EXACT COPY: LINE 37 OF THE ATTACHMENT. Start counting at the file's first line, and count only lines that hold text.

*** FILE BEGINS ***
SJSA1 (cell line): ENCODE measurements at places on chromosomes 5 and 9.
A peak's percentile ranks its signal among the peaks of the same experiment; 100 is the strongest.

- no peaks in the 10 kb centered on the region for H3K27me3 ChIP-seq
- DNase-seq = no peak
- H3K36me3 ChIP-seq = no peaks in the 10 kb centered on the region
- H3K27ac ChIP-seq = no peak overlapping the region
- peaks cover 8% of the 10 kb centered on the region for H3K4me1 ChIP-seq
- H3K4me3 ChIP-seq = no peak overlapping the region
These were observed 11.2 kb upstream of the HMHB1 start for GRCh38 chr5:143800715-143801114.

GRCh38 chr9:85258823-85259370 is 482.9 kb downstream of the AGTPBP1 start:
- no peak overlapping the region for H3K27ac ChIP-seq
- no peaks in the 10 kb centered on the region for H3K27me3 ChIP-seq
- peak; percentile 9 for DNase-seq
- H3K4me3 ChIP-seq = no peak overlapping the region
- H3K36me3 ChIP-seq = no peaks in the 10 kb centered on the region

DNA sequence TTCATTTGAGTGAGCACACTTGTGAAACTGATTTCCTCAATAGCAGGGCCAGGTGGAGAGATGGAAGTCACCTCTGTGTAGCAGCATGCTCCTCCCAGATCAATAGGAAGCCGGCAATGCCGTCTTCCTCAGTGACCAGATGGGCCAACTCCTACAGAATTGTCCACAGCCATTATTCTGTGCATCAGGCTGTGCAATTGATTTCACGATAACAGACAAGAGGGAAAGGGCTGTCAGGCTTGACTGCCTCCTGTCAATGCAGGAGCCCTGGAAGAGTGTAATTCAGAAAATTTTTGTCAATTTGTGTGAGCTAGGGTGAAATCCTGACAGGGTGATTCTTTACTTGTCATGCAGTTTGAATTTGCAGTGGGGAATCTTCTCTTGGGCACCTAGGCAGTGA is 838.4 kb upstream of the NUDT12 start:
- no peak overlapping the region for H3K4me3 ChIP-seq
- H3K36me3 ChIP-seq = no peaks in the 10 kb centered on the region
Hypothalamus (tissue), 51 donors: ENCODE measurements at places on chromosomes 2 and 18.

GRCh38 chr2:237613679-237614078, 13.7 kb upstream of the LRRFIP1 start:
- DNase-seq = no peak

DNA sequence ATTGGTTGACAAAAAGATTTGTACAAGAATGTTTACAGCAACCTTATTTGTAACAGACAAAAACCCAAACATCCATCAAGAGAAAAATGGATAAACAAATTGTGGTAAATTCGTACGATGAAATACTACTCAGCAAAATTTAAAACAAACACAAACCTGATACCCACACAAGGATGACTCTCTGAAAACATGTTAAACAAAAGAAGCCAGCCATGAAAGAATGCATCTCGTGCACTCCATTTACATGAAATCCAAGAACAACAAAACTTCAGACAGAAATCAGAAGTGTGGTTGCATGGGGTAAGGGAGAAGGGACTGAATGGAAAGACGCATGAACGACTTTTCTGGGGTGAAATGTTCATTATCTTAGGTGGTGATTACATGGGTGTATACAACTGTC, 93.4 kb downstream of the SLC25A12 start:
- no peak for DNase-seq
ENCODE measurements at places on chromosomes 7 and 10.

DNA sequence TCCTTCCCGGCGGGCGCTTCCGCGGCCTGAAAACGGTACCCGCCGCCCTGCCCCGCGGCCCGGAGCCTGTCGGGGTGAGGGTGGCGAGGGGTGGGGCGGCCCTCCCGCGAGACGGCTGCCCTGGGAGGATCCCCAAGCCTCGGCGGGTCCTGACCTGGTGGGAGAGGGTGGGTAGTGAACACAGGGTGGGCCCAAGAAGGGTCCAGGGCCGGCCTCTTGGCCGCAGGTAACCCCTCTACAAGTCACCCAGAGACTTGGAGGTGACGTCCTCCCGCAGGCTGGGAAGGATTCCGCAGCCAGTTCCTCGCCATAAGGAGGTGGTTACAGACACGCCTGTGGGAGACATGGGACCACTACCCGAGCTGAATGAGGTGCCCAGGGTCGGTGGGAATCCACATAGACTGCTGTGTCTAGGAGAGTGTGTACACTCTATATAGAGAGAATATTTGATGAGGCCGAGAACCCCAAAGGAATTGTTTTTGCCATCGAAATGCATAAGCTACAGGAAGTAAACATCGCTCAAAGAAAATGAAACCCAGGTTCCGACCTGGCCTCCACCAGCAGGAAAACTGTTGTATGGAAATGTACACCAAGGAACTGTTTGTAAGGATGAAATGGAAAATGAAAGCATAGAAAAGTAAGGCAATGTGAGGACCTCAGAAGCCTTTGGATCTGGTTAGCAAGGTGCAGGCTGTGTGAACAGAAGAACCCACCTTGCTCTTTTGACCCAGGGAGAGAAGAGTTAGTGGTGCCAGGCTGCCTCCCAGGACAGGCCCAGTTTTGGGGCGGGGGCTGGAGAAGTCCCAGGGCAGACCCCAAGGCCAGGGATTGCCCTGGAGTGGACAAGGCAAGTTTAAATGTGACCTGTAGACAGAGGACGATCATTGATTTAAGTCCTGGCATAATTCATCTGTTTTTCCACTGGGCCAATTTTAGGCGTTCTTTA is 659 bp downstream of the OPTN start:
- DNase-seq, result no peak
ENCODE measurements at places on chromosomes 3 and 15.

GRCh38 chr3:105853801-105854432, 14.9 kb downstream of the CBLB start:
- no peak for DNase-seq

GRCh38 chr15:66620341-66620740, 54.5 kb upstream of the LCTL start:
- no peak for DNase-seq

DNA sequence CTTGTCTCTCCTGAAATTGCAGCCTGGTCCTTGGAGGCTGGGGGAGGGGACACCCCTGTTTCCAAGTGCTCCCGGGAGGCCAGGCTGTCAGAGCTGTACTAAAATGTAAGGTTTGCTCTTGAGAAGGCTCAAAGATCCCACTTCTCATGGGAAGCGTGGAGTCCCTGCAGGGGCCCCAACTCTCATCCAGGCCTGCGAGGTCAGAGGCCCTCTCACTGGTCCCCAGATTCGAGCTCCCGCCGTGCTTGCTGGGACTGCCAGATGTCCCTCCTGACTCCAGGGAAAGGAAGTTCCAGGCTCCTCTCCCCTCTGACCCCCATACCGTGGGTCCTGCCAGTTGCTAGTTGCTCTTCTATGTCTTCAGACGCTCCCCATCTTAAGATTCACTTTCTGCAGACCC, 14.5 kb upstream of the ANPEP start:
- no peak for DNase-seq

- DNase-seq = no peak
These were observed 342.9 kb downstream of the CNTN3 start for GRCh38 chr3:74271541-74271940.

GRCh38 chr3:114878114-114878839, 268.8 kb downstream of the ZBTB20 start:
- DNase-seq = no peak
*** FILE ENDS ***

- DNase-seq = no peak